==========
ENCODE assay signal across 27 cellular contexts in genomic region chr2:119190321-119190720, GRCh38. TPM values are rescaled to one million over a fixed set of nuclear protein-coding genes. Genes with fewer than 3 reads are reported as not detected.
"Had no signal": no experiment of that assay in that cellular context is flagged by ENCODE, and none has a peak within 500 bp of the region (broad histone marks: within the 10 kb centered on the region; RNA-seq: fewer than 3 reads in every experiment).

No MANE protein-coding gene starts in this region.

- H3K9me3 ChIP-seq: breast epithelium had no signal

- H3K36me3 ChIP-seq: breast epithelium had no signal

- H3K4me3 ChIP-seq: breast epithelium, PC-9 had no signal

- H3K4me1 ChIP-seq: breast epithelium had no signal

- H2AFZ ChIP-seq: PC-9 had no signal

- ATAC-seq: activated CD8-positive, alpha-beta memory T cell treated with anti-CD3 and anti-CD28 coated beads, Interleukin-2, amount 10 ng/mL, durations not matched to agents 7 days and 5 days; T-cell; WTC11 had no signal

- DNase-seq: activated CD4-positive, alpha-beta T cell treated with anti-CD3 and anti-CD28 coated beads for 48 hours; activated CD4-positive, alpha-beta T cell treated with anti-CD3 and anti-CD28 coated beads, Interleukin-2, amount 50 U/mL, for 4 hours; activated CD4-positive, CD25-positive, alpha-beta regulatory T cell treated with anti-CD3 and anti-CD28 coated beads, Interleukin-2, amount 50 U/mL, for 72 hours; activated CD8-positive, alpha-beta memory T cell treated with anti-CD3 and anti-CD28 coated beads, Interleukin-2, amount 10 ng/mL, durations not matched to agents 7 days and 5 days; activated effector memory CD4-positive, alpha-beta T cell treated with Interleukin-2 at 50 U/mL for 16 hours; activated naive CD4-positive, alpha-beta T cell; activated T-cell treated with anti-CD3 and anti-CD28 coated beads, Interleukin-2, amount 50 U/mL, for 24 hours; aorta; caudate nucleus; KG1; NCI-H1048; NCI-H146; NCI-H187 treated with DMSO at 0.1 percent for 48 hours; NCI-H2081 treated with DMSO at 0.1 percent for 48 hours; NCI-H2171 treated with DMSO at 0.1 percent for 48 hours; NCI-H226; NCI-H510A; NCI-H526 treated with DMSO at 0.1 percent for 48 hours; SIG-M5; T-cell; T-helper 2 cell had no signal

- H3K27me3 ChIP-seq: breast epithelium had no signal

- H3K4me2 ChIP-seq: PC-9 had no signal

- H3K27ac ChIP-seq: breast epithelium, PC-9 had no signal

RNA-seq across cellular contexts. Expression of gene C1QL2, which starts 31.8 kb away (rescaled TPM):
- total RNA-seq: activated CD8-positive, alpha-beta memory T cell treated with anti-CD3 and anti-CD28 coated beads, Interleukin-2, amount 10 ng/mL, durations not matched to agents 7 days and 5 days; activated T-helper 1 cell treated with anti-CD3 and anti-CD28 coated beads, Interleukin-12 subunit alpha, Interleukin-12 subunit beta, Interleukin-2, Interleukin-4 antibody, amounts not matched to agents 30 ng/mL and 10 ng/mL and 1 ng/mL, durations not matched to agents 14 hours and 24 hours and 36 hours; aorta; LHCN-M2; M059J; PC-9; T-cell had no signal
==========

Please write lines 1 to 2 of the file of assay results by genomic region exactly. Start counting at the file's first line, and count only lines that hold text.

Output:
ENCODE assay signal across 27 cellular contexts in genomic region chr2:119190321-119190720, GRCh38. TPM values are rescaled to one million over a fixed set of nuclear protein-coding genes. Genes with fewer than 3 reads are reported as not detected.
"Had no signal": no experiment of that assay in that cellular context is flagged by ENCODE, and none has a peak within 500 bp of the region (broad histone marks: within the 10 kb centered on the region; RNA-seq: fewer than 3 reads in every experiment).